During the run-up to the 2016 US presidential election, I was a Shabbat guest speaker at Bournemouth Synagogue. As a former Washington correspondent, it was inevitable I would be asked about the implications of upcoming elections for Israel and the Jews. I wince now when I think about my answer and some of my writings at the time. My view was that Trump couldn’t possibly be the threat to democracy and normal political discourse portrayed by elements of the media and we ‘the Jews’ had little to fear.
Nearly four years on, as a frequent (pre-lockdown visitor) to the US for work and family reasons – one of my sons lives in Texas – I realise how naïve and wrong was the benign view.
Among the reassuring aspects of Trump’s potential presidency was the fact that he was so exposed to Judaism as a New Yorker and through his son-in-law, Jared Kushner.
What could possibly go wrong when Kushner was married to Trump’s ‘favourite’ child Invanka – an Orthodox convert to Judaism?
The assumption Kushner would have educated Trump on race and Israel was mistaken. By effectively putting Kushner in charge of Middle East policy, in a capital city where there are no end of think tanks involved in the region, was a huge error. It made the basic mistake of thinking that diaspora Jews automatically understand the region. The result was the Trump or Kushner peace plan, which appeared to give the green light to annexation of the Jordan Valley – a policy that has been as divisive inside Israel as it has in British Jewry.
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As damaging as Trump’s Middle East policy has been in advancing Israel’s cause on the world stage, it is as nothing when compared to Trump’s making ‘America Great Again’ and ‘America First’ slogans. The president’s evocation of these phrases at the time of the Charlottesville demonstrations three years ago and, more recently, after the revival of ‘Black Lives Matter’ (BLM) unmasked the racially loaded side of Trump’s character.
When Trump took office, friends recommended I read the 1930s novel It Couldn’t Happen Here by the celebrated author Sinclair Lewis, about a freely-elected president who learns from European fascism to clamp down first on freedom of expression, then adopts the antisemitism mantra and creates a nationwide chain of re-education camps straight out of the Hitlerian playbook.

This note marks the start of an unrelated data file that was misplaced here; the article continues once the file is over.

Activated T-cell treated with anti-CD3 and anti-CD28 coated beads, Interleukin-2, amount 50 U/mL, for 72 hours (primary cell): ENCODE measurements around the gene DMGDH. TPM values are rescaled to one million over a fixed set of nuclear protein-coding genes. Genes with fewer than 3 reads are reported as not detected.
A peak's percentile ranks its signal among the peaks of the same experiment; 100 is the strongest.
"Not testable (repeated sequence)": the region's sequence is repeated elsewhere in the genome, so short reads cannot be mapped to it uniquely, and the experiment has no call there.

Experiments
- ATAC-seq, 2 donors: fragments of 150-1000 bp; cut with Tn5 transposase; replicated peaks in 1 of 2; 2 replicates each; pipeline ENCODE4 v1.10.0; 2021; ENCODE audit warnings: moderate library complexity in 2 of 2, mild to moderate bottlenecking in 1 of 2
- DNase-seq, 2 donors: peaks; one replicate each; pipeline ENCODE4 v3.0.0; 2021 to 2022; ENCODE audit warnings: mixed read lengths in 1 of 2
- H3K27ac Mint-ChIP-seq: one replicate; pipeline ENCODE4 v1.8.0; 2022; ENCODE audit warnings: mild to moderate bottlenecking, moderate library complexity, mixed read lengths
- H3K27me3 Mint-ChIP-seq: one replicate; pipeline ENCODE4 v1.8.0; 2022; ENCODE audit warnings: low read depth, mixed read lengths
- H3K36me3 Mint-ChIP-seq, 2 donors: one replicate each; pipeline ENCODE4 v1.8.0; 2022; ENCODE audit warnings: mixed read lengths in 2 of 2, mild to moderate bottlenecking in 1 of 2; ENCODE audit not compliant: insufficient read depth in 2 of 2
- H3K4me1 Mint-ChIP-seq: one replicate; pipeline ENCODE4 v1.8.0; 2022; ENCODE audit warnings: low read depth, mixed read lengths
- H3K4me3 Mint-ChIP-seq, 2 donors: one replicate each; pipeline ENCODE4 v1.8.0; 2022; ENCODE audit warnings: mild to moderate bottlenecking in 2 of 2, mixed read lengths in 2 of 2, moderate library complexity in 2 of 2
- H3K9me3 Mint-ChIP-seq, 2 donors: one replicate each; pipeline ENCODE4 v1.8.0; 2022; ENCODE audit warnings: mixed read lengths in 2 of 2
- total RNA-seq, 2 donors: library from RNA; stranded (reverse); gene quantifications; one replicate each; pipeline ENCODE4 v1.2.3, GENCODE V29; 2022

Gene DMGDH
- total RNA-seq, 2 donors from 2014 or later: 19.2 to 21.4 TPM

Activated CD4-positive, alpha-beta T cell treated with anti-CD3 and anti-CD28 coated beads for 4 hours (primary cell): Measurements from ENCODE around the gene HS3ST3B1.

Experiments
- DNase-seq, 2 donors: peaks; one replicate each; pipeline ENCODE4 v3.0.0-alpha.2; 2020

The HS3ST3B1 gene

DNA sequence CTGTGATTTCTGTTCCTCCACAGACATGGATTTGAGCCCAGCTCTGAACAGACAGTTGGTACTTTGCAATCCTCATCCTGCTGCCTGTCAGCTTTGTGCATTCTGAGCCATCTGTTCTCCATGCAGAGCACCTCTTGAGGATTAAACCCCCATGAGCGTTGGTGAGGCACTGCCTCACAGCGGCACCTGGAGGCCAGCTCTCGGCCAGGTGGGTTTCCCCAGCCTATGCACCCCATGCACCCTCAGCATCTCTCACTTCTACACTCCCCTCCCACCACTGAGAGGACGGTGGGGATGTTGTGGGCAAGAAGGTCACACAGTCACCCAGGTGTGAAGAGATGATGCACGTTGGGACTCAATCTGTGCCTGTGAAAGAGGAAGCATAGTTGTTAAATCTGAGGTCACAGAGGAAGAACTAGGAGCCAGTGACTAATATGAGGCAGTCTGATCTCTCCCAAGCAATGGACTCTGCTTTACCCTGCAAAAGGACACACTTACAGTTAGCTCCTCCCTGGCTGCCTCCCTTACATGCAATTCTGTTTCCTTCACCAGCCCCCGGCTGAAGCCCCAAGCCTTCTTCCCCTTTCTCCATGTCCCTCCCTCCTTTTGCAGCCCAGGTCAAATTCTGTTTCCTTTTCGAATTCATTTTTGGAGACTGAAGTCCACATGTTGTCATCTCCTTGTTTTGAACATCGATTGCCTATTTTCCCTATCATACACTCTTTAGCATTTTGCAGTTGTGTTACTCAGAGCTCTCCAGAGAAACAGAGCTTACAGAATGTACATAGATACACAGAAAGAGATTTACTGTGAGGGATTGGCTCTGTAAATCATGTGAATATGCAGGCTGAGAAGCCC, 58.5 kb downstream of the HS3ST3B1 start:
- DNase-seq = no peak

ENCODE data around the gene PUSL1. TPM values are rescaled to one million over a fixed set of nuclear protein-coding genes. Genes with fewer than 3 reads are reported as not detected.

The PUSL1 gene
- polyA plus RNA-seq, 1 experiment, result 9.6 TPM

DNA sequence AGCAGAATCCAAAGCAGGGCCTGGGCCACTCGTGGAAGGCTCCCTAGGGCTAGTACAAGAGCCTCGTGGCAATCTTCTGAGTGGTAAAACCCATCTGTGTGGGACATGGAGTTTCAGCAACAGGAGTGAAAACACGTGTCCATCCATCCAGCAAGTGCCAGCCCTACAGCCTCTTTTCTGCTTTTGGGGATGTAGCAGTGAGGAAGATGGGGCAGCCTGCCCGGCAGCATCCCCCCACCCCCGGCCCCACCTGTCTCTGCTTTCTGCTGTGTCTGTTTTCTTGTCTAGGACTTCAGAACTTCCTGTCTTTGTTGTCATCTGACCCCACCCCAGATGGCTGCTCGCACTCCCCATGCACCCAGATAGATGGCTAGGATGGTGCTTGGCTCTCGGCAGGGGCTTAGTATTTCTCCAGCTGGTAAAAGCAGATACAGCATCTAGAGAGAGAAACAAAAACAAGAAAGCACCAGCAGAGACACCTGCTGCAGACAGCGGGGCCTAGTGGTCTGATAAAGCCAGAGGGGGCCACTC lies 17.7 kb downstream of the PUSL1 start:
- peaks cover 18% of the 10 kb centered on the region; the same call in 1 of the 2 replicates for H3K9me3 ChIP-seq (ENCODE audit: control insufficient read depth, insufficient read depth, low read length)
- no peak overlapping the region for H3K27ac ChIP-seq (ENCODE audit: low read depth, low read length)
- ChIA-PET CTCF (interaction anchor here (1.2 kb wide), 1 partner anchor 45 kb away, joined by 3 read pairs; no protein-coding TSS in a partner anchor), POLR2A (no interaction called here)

Many of the themes of Lewis’ novel are revisited at present in the evocative dramatisation of Philip Roth’s novel, The Plot Against America, on Sky Atlantic. Director Minkie Spiro captures the anxiety of North American Jewry when anti-war demagogue Charles Lindbergh beats Franklin D Roosevelt to the White House. Lindbergh seeks to shield himself from suggestions of antisemitism by adopting a tame rabbi – anxious for recognition – to his cause.
In Rabbi Lionel Bengelsdorf, played by John Turturro, the fictional president finds the perfect foil in much the same way as Kushner and Ivanka are Trump’s shield against antisemitic views. This is nothing new in American politics. The tapes of Richard Nixon show he had nothing but contempt for Jews. But he made himself kosher by shielding behind his brilliant Secretary of State Henry Kissinger, a refugee from Nazi-era Germany.
The most chilling episode in The Plot Against America is when the New Jersey Jewish family at the story’s core are mysteriously evicted from the Washington DC hotel for making what were perceived as incendiary comments. Trump’s America First comments since BLM and the recent non-stop protests in Portland, Oregon, could be scenes straight out of Roth’s novel.
Race in American is complicated, but by empowering the right wing fringe, Trump has unleashed the tropes of the ages. The concern must be that the ‘silent majority’ are listening but not being heard in the opinion polls. There is already talk from team Trump of challenging a presidential election result if it doesn’t like it.
We should pray for a decisive Democratic victory. Joe Biden may have lost his mental sharpness, but he represents a less racially charged and more predictable America.